Take for example the following situation, whereby if a splitter has been powered up and has initialized after the telephone zone controller has started configuring the network, the splitter could have failed to receive registration information from the telephone zone controller. This situation could also prevent other splitters down the line from it, from receiving registration information. This could lead to a situation whereby some splitters may not receive their registration information, i.e., leading to an un-configured network.
Upon power-up, each splitter comes up in the T-tap network mode. If it has never been registered with the telephone zone controller, then its virtual address is set to the factory default dummy address ‘254’.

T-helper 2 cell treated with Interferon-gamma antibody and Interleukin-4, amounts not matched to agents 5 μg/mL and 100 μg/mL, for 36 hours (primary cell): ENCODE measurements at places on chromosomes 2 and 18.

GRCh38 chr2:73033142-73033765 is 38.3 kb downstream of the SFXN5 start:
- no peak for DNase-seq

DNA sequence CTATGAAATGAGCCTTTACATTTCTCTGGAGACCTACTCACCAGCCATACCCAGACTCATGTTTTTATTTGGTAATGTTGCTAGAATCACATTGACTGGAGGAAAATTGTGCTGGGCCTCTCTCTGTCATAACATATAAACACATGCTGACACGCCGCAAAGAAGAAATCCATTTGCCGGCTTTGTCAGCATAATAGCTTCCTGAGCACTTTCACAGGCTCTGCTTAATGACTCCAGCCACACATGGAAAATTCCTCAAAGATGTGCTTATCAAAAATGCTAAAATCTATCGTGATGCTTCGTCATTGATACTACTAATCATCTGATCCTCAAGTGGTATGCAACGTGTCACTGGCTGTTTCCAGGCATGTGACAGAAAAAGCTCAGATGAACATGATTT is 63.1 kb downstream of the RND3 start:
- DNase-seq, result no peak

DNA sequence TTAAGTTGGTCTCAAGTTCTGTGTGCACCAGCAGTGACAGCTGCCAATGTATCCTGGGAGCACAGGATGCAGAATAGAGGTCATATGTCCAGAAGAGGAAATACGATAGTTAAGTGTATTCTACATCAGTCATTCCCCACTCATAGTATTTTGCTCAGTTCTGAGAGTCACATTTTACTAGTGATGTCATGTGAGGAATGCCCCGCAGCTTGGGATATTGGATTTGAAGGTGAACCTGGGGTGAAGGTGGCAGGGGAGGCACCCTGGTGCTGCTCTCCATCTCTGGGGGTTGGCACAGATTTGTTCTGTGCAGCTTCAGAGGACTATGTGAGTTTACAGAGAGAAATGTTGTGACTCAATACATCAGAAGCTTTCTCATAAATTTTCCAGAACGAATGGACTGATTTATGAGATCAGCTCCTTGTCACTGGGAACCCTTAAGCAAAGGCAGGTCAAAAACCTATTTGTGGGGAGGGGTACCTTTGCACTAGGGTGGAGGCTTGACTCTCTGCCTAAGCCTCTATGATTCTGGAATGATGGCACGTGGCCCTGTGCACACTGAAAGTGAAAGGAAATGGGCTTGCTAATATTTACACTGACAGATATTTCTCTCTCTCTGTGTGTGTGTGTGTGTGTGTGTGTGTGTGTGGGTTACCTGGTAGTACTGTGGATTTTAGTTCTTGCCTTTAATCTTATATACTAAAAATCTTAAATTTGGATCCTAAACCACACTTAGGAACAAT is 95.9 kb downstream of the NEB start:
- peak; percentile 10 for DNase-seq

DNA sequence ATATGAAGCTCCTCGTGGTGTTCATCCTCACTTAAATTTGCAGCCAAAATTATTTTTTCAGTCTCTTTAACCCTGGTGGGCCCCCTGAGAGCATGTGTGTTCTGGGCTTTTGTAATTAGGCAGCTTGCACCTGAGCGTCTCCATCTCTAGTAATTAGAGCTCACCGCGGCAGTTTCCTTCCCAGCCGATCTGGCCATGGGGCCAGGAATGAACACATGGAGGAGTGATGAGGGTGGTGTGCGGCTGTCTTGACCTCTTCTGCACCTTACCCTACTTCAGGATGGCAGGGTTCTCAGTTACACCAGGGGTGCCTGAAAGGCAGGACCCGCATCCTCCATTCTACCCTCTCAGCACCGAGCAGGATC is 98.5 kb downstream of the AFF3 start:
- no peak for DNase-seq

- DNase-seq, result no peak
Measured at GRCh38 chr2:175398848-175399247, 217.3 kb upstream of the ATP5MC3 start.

In one embodiment, “T-tap Mode” is the default network mode of operation on the splitter. On power up, all splitters are in T-tap Mode. T-tap mode allows messages to pass from the zone controller to all of the splitters on the network very quickly. Every single splitter in T-tap Mode will receive all messages sent from the zone controller.
It should be noted that the physical RS-485 Network topology is a daisy chain, but the logical topology is a single-ended T-Tap. All splitters will see all messages from the zone controller. If the virtual address portion of a network message is less than the virtual address of the splitter, it will ignore the message. If the virtual address portion of a network message is greater than the virtual address of the splitter and is a network message that requires a response, it will switch its RS-485 drivers and receivers to listen on its OUT port for the response and pass the message through its IN port to the telephone zone controller.